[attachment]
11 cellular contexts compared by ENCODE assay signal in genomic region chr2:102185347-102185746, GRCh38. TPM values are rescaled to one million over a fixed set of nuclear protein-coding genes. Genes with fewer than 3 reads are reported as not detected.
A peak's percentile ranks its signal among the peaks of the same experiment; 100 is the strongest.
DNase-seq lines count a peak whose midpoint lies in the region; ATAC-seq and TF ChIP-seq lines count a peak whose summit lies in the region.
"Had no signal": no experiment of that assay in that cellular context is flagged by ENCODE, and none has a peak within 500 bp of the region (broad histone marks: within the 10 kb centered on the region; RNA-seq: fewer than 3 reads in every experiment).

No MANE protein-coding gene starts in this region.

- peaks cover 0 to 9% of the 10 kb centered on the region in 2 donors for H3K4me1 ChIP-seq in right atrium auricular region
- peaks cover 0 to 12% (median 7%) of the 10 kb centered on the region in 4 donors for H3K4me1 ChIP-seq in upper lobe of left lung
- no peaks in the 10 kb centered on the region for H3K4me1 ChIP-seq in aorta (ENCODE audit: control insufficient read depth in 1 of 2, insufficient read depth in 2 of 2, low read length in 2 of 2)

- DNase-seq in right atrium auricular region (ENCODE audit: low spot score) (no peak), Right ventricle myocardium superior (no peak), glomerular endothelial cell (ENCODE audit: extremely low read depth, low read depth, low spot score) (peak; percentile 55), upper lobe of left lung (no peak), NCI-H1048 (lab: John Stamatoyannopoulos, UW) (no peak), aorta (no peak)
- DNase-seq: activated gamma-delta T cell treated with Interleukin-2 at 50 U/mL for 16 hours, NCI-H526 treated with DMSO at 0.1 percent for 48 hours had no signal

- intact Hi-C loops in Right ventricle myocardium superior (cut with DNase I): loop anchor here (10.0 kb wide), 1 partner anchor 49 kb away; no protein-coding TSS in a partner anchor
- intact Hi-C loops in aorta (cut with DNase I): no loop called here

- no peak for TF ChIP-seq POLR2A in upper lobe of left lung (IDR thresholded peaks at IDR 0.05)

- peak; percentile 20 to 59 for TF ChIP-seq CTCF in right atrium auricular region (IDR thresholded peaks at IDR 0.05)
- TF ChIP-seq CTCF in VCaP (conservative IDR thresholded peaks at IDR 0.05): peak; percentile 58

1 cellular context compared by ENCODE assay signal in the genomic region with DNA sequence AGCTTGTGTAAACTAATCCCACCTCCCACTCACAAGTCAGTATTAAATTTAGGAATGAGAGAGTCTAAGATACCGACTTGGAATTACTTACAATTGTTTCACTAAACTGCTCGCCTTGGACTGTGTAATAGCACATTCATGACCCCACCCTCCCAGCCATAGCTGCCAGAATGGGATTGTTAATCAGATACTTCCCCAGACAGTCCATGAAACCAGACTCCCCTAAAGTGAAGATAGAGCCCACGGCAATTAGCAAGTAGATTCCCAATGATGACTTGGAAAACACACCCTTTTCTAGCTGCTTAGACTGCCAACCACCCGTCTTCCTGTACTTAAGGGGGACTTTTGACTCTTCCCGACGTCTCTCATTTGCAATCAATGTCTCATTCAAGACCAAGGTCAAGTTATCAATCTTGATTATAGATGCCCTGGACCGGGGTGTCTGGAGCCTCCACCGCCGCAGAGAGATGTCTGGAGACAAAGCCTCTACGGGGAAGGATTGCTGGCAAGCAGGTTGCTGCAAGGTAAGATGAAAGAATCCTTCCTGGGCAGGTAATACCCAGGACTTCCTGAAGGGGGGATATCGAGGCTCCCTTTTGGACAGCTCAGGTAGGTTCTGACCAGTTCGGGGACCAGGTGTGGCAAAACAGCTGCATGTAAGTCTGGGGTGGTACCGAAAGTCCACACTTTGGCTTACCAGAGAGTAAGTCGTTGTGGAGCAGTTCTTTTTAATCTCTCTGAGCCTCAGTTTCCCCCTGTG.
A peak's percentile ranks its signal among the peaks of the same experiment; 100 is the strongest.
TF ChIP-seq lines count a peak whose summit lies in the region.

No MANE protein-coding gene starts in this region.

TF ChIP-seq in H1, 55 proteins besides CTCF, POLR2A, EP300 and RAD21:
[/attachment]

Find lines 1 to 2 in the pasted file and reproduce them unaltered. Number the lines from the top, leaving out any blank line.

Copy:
11 cellular contexts compared by ENCODE assay signal in genomic region chr2:102185347-102185746, GRCh38. TPM values are rescaled to one million over a fixed set of nuclear protein-coding genes. Genes with fewer than 3 reads are reported as not detected.
A peak's percentile ranks its signal among the peaks of the same experiment; 100 is the strongest.